I saw a magical commuter bike this week. It's called The Lumen, and it's hand-made by the good folks at San Francisco's Mission Bicycle Company. By day, the frame and wheels are a beautiful deep grey that barely borders on black, but in night lights—or a flash—they turn retro-reflective like the snazzy part of a stop sign.
Do not be deceived: this is not just any old paint job. In fact, it took two years of development to make it happen. Halo Coatings invented, developed, and patented the tech that blends tens of thousands of microscopic glass beads into paint that can be applied with an electrostatic powder-coating method. The catch is that the uses to date have primarily been 2D (motorway signage is their speciality).
Mission Bikes general manager Jefferson McCauley was intrigued. What if your cycle could glow in the dark, without cluttering its sleek lines with stickers and tape? Undeterred by the potential difficulties of trying out Halo's method on the curves and corners of a bike frame, he (politely) hounded the company, and eventually convinced them to do a few trials.
Mission Bicycles doesn't sell spandex or bike cages; they cater specifically to the urban commuter who is regularly taking it to the streets.
So how does it work? The set-up is sophisticated and the equipment is expensive—there are only two spots in the US that can do it—but it sounds cool as heck. "The coating comes in a powdered format, and gets siphoned up into this gun, which gives it an electrical charge," McCauley told me when I visited Mission Bikes HQ on Monday.
"The frame itself has to be electrically grounded. The powder comes out in a kind of mist, and because of the charge, it just sucks to the frame in a perfect format. No paint falls to the ground. There's no waste, no drips, no streaks. It goes on perfectly even, and is totally durable," he says.
I got to see a prototype up close, and it really is a stunning baked-in sheen. You can't help but want to touch this thing. It's a neat effect, and if you took it out for a spin, I can't help but think you'd feel like some kind of stealth superhero with a secret power: no one knowing you glow until you're in the spotlight.
Every Mission frame is made from 4130 Chromoly steel that weighs in at a feather-light 1.8 kilograms. They cut down on excess material bulk by double-butting each of the joints, which means the corners are thicker than the middle stretch of tube. Here's the Lumen up close. It's really cool.
Right now, the company is Kickstarting the first run in single speed, geared, and geared deluxe models, and if I had an extra grand I'd buy one in a hot second, because apart from the fact the Lumens self-illuminate, every single one of their bikes—about 500 a year—is conceived and constructed within the span of a single block in the middle of the city. Unlike big name hybrids aimed at commuters, these are completely custom and built to each individual's specifications—literally with their riding style and exact route in mind.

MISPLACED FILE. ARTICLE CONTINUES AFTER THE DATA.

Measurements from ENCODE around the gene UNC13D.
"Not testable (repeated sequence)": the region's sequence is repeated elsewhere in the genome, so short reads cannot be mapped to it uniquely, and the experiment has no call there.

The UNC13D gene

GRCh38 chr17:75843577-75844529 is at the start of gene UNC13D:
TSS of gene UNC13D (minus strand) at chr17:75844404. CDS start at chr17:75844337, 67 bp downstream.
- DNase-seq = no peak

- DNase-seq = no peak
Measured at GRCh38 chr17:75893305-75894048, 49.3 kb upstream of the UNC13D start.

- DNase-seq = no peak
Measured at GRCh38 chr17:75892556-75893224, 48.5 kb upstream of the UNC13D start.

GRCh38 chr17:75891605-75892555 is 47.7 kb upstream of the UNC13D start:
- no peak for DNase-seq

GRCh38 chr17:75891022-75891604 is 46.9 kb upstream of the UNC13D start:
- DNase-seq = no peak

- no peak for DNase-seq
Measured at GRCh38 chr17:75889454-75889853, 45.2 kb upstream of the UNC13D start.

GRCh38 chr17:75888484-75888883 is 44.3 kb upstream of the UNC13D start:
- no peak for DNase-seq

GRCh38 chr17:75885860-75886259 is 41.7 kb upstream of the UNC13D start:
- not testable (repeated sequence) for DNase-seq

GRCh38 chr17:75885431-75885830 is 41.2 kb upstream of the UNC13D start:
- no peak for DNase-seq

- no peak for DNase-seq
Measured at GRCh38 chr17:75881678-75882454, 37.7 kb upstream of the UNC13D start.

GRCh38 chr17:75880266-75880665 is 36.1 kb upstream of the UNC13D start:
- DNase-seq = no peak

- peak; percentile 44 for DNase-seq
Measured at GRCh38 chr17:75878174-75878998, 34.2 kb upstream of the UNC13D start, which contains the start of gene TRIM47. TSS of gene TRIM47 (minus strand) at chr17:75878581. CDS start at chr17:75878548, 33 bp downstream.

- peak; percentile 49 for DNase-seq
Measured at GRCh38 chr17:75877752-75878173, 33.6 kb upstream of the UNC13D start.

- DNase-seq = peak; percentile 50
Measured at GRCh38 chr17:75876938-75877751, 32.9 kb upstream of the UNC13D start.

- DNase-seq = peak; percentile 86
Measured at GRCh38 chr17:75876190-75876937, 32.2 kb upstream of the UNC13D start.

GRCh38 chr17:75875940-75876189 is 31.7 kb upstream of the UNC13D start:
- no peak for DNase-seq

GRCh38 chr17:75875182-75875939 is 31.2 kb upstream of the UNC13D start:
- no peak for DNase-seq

Here's what it looks like when you order your bike. There are loads of options, from riding style to colours and finishes, and everyone who comes in will walk out with something totally different.
How fun would it be to pick your hues?
Uber-high-end Brooks leather-wrapped handlebars. Niiice.
"One of the most frustrating thing about owning a bike is constant adjustment of the Derailleur gears," McCarley says. Instead, they use internal gear hubs, operated by a single shifter. It's got the same range as a multi-chain-ringed counterparts, but only eight steps instead of the incremental 27 (which you likely wouldn't need between traffic lights). If you look closely, you can see two little yellow markings in the middle. When they align, your shifting is in perfect order. When they don't, all it takes is a quick twist of the barrel adjuster and you're good to go again. It's a lot easier than making an appointment for a tune-up.
When I visited the shop, McCauley took me behind the scenes to the workshop across the street, where each Mission Bicycle is assembled.
This is Dan Cherry, operations manager. Dan's smiling because he gets to sit in an airy workshop overlooking Valencia Street—Creedence on the radio, sun streaming in, prime people-watching below—and work on bikes all day. It can take up to an hour to do a single wheel.
Most hybrid bikes come equipped with a quick-release saddle. Why? Apparently this makes it easy for sales-peeps to test out different options for potential customers in the shop before they buy. Unfortunately, it also makes it super easy for someone to steal your seat when you're parked on the street (hands up if it's happened to you). Mission Bicycle partnered with a bolt-making company to develop this custom bolt with a little peg in the middle that requires a special Allen wrench to undo.
Not a bad place to spend an afternoon.
McCarley says this is pretty much the entire stock of parts. "We keep it lean," McCauley says. Cherry places orders about once a week to keep things up to speed.
These are build boxes. Believe it or not, there's almost an entire bike in each of these! Come summertime, there are lots lined up along the shelf.
Operations coordinator David Archard fits a fork. Look at that Lumen glow!
Archard takes a hacksaw to each and every fork, then cleans up the end with a file and installs it on the bike.
I got a bike about five years ago and it completely changed my life, as well as the way I relate to, understand, and navigate this city. I don't think I'm alone when I say I have genuine affection for my two-wheeled baby—it's the fastest, coolest, least expensive and most exciting way to get me where I need to be—which is what made watching these guys work a real treat. They love what they do, and they want to give you the ride of your life. And I believe that anything that gets people rolling around their own town is a good thing. [Kickstarter via Mission Bicycle Company]